Wednesday, February 20, 2008

Evans takes win on day 2

You train your heart out but can't be sure until race-day. You hold back and start easy in a multi-stage race with good team support. The first day goes OK so you take a few of your teammates into an early break. It's a tough day and you work hard, but then you see a chance to win, so you go for it. Well it's really a personal fantasy of mine to be race-fit straight out of the box, yet it seems to be do-able if Cadel is any guide.

Last year's Tour de France runner-up, Cadel Evans, has taken an early season victory after winning the second stage of the 54th Vuelta a AndalucĂ­a. His win in just his second day of competition this year, proves the 31 year-old Australian's training during the off-season was not hampered by the many commitments he had with various charities and other functions. It also indicates that his preparation is right on schedule as for his assault on the 2008 Tour de France where he is a noted favourite after Astana's non selection, which leaves last year's first and third placed riders, Alberto Contador and Levi Leipheimer out of the coming edition.

It's hard not to be impressed with SuperMario

AT 41 it's cool to come back. Heck, if he works on it a bit he could be World Champ on the right circuit..
Team-mate Paco Wrolich set up the sprint for Haussler, but he admitted to having been very impressed by another sprinter, Mario Cipollini. "His comeback is more than perfect. Despite stars like Bettini, Boonen, Leipheimer or Hincapie, he is the absolute hero of this Tour. I take my hat off to him for his performance, that he can still ride like this at age 41. Nobody would ever have believed it! He is a star, which cycling very much needs right now." It was that "star allure" which most impressed Austrian Bernhard Kohl. "The entrance of his Rock & Republic Racing Team was really very cool. The team arrived in Rolls Royces, and were accompanied by a lot of promotion girls. 'Super Mario' appeared at the start with four bodyguards, all in black."

Friday, February 15, 2008

London invests in cycling

Go London. Frankly, whilst I love cars I'm realistic enough to realise that they take up too much space and are out of step and scale with both the people they are meant to serve and the environment we live in. There should be a better balance struck between the use of private cars and the alternatives, like public transport, walking and cycling. For our health and well being if not for the planet's survival we have to act soon to reclaim the streets for people, not over-subsidised, over-weight machines. (And yes, we subsidise car production, distribution and use to an enormous extent, far more so than for any other manufactured good. If you think that's not so, try reducing the subsidies and protections for car manufacturing, petrol refining or road building and see who squeals - you'll find a lot of people are addicted to the free cash we dole out to the car industry in the name of "freedom to move". So 'Go London!'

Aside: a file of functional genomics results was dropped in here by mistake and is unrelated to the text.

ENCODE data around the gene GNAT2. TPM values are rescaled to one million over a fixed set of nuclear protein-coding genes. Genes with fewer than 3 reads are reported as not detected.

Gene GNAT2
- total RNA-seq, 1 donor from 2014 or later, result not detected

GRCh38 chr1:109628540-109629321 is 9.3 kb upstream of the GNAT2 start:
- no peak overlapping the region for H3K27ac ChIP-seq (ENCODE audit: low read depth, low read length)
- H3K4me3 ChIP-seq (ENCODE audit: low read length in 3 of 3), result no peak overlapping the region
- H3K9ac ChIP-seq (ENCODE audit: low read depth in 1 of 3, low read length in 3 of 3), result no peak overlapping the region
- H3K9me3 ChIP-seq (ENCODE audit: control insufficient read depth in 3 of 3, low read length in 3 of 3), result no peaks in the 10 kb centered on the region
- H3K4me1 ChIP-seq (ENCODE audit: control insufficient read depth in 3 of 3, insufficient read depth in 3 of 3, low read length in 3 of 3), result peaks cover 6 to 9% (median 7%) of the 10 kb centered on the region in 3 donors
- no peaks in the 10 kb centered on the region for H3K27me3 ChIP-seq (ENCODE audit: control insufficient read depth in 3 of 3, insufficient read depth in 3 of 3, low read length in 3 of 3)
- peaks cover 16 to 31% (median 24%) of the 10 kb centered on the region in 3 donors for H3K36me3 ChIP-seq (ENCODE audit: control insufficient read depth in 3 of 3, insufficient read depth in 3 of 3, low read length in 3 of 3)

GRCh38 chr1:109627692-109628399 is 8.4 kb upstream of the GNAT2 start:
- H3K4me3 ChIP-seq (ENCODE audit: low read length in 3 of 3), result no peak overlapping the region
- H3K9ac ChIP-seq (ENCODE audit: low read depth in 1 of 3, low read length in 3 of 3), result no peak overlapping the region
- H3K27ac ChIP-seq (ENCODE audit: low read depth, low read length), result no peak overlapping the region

The Mayor of London, Ken Livingstone, said: “The aim of this programme is nothing short of a cycling and walking transformation in London. We will spend something like £500 million over the next decade on cycling - the biggest investment in cycling in London’s history, which will mean that thousands more Londoners can cycle in confidence, on routes that take them quickly and safely to where they want to go. “The cycle hire scheme in Paris has proved a huge success, and I have now instructed Transport for London to work with the London boroughs and interested parties to develop and implement a bike hire scheme in central London, accessible to all Londoners. By ensuring that Londoners have easy access to bikes in the centre of the capital, as well as making our city a safer and more enjoyable place to cycle, we will build upon London’s leading position as the only major world city to have achieved a switch from private car use to public transport, cycling and walking.

Monday, February 11, 2008

I don't know why, it just is...

I don't know why, but I didn't get interested in the Tour Down Under 2008. OK, I watched the last stage live and enjoyed it, but somehow - and promising sprinter Andre Greipel won it overall BTW - it just didn't get me in, not in that stage-by-stage build-of-tension kind of way. Lack of decent race-splitting hills, perhaps? Same guy winning - seemingly - every day? I may have well been watching Big Tom clean up, as always, in a small, rich desert nation somewhere.

But the lesser-ranked Tour de Langkawi in Malaysis is a different kettle of fish. The sprinters are under the hammer already. Stage 1 - a 19-man break succeeds, only to see Sprick step away 3km from the line to grab the stage and the overall. Stage 2 saw a 2-man break, a pursuit, a likely catch foiled and another split winning the day with Jeremy Hunt taking the win. Well it seems pretty lively to me.

Thursday, February 07, 2008